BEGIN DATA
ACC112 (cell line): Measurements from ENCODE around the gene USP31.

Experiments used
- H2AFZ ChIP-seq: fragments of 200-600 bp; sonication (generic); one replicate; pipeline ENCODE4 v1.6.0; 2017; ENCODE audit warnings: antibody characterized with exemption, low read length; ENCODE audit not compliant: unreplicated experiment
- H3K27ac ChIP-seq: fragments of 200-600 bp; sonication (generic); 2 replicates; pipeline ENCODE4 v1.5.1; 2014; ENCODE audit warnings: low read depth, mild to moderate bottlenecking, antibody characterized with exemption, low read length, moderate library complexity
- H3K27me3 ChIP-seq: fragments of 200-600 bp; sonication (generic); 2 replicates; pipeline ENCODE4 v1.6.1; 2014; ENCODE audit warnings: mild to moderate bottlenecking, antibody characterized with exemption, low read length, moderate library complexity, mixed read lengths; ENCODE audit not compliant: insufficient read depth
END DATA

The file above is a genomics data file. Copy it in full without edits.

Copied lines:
ACC112 (cell line): Measurements from ENCODE around the gene USP31.

Experiments used
- H2AFZ ChIP-seq: fragments of 200-600 bp; sonication (generic); one replicate; pipeline ENCODE4 v1.6.0; 2017; ENCODE audit warnings: antibody characterized with exemption, low read length; ENCODE audit not compliant: unreplicated experiment
- H3K27ac ChIP-seq: fragments of 200-600 bp; sonication (generic); 2 replicates; pipeline ENCODE4 v1.5.1; 2014; ENCODE audit warnings: low read depth, mild to moderate bottlenecking, antibody characterized with exemption, low read length, moderate library complexity
- H3K27me3 ChIP-seq: fragments of 200-600 bp; sonication (generic); 2 replicates; pipeline ENCODE4 v1.6.1; 2014; ENCODE audit warnings: mild to moderate bottlenecking, antibody characterized with exemption, low read length, moderate library complexity, mixed read lengths; ENCODE audit not compliant: insufficient read depth